“You can’t tell by looking at a piece of paper what some of the strengths and weaknesses really are.”
–Kevin Kelly, hiring guru, quoted on Forbes.com
In almost every field, job seekers who rise to the top of their applicant pools will be interviewed.
Still, nearly all of the job seekers that I’ve coached have initially made the same mistake during the pre-interview period.
They assume that their interviewers will be skilled at interviewing and are prepared to interview them effectively.
As a result, they misconstrue their role as interviewees and don’t recognize the extensive scope of interview preparation.
An Interviewee’s Role
An interviewee’s role is to comprehensively demonstrate his or her job-worthiness and leadership potential to an interviewer, irrespective of the expertise of the interviewer.
Job seekers, particularly those seeking music and arts jobs, should not assume that the people who will interview them will be competent at interviewing and will draw out of them all pertinent information.
In fact, it’s possible the people involved in interviewing candidates for arts positions possess such scant knowledge of interview practices that they are incapable of drawing out much pertinent information.
Job seekers should therefore dispel any notion that their role during interviews will solely entail providing answers to well-crafted questions.
Interviewees should be prepared to demonstrate that they offer uncommon value to an organization, exceeding any would-be employers’ expectations.
How can you do that? At minimum, interviewees must ensure that their interviewers will decisively conclude “yes” when wondering about the following three key concerns (via George Bradt on Forbes.com):
- Can you do the job?
- Will you love the job?
- Can we tolerate working with you?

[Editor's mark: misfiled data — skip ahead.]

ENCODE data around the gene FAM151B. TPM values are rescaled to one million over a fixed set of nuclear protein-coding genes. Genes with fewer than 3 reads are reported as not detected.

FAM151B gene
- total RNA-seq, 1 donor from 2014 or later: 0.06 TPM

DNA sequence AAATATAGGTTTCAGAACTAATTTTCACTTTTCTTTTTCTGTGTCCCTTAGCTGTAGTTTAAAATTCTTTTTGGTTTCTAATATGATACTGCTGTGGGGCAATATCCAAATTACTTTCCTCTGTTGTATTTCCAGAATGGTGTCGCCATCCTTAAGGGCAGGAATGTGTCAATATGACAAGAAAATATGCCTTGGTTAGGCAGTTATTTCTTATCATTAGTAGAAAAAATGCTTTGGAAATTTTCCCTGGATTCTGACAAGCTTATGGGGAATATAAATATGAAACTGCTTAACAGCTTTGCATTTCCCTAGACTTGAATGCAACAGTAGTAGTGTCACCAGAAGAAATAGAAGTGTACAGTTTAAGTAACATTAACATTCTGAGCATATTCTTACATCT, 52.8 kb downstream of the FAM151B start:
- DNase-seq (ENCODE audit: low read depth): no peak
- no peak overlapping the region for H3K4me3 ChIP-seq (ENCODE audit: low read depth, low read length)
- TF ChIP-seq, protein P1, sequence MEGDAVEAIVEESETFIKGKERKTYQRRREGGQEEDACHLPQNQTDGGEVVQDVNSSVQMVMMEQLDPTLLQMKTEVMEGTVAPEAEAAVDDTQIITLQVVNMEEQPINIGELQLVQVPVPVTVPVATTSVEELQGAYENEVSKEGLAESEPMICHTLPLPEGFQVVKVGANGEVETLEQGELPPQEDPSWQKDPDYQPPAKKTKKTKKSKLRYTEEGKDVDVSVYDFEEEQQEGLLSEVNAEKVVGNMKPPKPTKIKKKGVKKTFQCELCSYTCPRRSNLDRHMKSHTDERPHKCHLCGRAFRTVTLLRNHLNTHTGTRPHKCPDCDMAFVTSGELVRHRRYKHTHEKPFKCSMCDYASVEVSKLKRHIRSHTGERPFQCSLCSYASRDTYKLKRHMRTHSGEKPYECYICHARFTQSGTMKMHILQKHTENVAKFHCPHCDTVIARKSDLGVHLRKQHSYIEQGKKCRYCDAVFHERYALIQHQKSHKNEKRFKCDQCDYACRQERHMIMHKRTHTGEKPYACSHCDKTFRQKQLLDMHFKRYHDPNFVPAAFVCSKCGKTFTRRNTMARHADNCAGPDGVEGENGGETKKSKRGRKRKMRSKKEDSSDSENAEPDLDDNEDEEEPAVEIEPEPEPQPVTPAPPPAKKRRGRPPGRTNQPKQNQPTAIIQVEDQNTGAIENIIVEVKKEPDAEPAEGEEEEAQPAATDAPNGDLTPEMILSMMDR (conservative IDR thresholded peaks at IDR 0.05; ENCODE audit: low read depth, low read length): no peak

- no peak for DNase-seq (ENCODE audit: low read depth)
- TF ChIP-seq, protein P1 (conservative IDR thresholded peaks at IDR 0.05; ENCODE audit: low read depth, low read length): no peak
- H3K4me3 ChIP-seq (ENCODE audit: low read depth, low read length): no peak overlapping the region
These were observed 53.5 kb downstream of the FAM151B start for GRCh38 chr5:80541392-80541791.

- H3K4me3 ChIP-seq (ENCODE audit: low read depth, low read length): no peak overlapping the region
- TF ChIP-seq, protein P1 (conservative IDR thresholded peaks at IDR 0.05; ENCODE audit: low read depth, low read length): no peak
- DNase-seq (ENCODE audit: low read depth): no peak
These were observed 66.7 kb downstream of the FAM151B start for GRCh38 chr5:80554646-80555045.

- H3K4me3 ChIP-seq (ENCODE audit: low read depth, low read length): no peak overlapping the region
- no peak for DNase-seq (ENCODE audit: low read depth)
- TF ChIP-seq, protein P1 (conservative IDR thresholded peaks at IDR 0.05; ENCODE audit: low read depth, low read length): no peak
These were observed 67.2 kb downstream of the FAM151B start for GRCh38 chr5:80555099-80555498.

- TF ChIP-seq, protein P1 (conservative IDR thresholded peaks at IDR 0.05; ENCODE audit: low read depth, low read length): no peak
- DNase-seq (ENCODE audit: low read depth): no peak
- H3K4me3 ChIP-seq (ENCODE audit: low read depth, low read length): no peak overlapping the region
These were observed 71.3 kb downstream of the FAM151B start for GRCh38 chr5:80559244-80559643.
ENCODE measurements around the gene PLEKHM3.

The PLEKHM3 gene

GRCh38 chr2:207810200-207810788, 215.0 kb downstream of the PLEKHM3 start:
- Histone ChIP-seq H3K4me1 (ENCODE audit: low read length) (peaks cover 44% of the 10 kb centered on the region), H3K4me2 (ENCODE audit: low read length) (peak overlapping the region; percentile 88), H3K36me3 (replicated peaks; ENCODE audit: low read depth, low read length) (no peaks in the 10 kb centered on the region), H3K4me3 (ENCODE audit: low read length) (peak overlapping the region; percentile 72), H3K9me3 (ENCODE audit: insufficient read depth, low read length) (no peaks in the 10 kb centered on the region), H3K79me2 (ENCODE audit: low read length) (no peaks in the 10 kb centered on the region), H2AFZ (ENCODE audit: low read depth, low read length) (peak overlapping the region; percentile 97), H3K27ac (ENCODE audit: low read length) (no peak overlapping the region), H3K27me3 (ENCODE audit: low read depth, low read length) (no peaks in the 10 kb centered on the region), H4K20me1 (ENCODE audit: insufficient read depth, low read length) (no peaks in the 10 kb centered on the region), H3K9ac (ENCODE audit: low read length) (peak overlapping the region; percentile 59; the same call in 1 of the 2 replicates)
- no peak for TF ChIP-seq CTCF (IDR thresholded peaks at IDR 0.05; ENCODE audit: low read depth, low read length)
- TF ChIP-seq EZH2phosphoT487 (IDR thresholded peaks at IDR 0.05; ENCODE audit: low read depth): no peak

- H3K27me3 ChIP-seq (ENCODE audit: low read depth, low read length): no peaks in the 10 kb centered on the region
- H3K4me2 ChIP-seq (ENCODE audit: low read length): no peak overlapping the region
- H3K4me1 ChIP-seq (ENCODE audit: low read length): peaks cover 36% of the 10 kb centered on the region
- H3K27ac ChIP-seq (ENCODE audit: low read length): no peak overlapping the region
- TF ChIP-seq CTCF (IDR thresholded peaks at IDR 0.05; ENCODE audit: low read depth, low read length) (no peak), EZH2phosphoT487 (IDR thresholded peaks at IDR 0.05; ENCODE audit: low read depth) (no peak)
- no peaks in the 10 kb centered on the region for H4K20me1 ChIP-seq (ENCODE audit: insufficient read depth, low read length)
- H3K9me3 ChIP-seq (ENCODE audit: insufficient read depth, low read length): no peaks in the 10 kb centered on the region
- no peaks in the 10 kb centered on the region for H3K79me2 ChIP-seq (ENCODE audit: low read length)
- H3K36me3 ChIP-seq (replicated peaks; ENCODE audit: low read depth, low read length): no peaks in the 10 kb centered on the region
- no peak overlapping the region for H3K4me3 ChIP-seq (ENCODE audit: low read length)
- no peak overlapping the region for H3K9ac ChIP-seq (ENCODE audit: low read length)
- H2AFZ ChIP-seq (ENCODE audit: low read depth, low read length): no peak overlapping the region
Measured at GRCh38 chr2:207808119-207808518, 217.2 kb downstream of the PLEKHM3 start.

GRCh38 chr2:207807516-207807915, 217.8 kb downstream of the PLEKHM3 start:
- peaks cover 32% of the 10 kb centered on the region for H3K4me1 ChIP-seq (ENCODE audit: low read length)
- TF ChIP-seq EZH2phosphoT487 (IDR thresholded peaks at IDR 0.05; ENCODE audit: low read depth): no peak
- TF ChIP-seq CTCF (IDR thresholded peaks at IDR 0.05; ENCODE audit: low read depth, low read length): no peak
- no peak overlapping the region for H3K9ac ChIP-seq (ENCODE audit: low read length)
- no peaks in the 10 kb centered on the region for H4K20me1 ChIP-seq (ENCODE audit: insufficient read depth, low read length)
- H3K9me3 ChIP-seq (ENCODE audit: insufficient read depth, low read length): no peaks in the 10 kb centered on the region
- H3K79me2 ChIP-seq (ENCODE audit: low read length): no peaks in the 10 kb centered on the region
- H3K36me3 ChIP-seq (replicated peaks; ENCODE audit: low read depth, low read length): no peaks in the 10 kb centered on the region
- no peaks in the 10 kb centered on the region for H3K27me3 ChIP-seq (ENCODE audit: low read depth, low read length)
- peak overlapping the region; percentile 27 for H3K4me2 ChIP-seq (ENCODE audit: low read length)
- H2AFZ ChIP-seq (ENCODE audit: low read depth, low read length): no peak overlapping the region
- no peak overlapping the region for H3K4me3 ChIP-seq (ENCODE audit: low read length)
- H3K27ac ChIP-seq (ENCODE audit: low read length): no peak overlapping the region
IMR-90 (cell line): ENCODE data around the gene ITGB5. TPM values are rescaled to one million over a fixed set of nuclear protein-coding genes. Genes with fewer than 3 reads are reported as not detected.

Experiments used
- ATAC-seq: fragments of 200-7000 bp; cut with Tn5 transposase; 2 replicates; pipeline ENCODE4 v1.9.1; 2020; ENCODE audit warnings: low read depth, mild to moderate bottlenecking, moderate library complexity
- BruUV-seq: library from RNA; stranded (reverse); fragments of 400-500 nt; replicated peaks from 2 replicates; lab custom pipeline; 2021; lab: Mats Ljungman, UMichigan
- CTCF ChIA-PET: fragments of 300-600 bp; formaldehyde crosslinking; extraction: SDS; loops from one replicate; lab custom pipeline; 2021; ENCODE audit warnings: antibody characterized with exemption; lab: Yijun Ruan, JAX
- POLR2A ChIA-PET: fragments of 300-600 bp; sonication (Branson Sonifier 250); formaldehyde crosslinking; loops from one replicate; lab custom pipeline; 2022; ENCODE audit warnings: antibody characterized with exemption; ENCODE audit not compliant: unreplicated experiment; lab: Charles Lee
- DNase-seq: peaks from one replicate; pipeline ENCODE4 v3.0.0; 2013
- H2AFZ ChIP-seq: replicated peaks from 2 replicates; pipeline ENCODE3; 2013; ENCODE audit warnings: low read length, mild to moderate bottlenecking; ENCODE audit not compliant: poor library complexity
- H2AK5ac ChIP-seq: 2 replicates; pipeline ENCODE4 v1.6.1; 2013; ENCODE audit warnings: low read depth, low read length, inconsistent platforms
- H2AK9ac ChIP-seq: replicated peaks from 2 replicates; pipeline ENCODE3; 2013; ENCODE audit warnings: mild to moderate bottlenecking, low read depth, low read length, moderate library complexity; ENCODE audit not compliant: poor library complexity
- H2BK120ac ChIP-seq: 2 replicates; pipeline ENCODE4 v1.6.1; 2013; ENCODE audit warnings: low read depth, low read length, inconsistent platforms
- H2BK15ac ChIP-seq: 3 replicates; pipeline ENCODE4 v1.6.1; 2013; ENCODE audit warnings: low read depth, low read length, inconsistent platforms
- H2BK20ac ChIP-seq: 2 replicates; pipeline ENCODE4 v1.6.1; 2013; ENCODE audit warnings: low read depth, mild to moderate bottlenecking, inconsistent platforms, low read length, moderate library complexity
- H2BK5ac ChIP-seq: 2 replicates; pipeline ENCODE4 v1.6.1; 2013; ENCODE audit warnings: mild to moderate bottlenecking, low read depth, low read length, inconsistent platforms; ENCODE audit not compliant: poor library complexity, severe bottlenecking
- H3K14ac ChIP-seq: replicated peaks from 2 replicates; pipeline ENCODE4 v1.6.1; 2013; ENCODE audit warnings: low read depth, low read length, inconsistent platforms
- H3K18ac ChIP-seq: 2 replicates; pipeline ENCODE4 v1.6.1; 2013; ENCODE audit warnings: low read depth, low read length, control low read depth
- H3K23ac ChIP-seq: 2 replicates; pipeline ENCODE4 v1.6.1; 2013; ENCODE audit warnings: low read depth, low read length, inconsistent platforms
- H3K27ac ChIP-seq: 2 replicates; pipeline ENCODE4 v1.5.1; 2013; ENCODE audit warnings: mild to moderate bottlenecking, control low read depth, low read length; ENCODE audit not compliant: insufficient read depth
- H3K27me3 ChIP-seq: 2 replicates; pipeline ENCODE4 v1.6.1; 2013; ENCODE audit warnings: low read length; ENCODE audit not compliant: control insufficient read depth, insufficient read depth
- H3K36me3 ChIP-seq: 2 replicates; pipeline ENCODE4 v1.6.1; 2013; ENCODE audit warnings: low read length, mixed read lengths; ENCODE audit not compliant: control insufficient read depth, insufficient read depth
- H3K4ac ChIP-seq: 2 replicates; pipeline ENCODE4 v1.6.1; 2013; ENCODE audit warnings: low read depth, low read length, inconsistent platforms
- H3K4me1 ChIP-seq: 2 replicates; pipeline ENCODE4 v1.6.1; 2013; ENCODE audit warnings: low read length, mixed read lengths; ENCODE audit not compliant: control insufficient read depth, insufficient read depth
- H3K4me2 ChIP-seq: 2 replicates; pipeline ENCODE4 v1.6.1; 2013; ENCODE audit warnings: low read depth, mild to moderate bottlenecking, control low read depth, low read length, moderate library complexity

Preparing for Interviews
With those issues in mind, here are some concise preparation tips, tied to the above three concerns. Also review guidelines on sites such as Monster.com and LinkedIn as well as in my post “Ace Your Interview.”
1. Create your talking points and any presentations far in advance, and then practice
Prepare to give evidence that you meet a position’s qualifications, are equipped to perform the required duties, and that you’ll eagerly learn new skills.
If you’re a novice at interviewing or need to build confidence, do mock interviews with one or more mentors, and be sure to video-record.
2. Emanate enthusiasm
Be passionate about your field and the position you seek. Articulate a succinct vision, and explain how the position fits your vision and goals.
In tandem, research your prospective employer and colleagues, and plan to ask questions about their projects, demonstrating your interest in the field and their work.
3. Display warmth and professionalism
Through your amiable yet polished demeanor, make it clear that you’d bring collegiality to an organization. Create rapport with your interviewers such that when the interview ends, they’ll all agree that they like and respect you.
In sum, interviewing involves skills that require practice and feedback. And because most of us seldom engage in job interviews, to excel at them, we have to prepare meticulously.
Want help preparing for interviews? Contact me for coaching via Skype.
© 2012 Gerald Klickstein
Photo © ARENA Creative, licensed from Shutterstock.com